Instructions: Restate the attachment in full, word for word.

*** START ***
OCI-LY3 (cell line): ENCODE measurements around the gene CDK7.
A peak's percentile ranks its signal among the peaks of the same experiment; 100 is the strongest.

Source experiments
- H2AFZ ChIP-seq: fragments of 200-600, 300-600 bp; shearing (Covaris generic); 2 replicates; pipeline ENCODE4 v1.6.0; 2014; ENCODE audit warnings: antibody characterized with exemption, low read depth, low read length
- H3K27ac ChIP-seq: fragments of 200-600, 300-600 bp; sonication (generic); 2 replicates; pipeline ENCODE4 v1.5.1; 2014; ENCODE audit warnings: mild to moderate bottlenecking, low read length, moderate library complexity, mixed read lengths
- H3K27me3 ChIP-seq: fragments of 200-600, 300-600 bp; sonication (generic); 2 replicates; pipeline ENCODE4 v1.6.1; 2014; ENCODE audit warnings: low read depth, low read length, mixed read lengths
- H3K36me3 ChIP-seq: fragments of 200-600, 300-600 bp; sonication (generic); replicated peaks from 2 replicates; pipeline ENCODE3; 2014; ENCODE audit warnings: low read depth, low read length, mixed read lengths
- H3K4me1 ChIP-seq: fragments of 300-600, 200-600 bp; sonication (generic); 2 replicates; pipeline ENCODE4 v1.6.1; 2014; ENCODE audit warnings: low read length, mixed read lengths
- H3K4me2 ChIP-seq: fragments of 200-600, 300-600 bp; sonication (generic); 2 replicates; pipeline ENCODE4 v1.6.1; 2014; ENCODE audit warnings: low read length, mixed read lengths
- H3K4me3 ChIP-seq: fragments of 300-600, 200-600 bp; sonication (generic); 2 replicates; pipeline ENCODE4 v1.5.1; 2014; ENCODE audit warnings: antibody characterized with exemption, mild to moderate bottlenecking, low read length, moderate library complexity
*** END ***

OCI-LY3 (cell line): ENCODE measurements around the gene CDK7.
A peak's percentile ranks its signal among the peaks of the same experiment; 100 is the strongest.

Source experiments
- H2AFZ ChIP-seq: fragments of 200-600, 300-600 bp; shearing (Covaris generic); 2 replicates; pipeline ENCODE4 v1.6.0; 2014; ENCODE audit warnings: antibody characterized with exemption, low read depth, low read length
- H3K27ac ChIP-seq: fragments of 200-600, 300-600 bp; sonication (generic); 2 replicates; pipeline ENCODE4 v1.5.1; 2014; ENCODE audit warnings: mild to moderate bottlenecking, low read length, moderate library complexity, mixed read lengths
- H3K27me3 ChIP-seq: fragments of 200-600, 300-600 bp; sonication (generic); 2 replicates; pipeline ENCODE4 v1.6.1; 2014; ENCODE audit warnings: low read depth, low read length, mixed read lengths
- H3K36me3 ChIP-seq: fragments of 200-600, 300-600 bp; sonication (generic); replicated peaks from 2 replicates; pipeline ENCODE3; 2014; ENCODE audit warnings: low read depth, low read length, mixed read lengths
- H3K4me1 ChIP-seq: fragments of 300-600, 200-600 bp; sonication (generic); 2 replicates; pipeline ENCODE4 v1.6.1; 2014; ENCODE audit warnings: low read length, mixed read lengths
- H3K4me2 ChIP-seq: fragments of 200-600, 300-600 bp; sonication (generic); 2 replicates; pipeline ENCODE4 v1.6.1; 2014; ENCODE audit warnings: low read length, mixed read lengths
- H3K4me3 ChIP-seq: fragments of 300-600, 200-600 bp; sonication (generic); 2 replicates; pipeline ENCODE4 v1.5.1; 2014; ENCODE audit warnings: antibody characterized with exemption, mild to moderate bottlenecking, low read length, moderate library complexity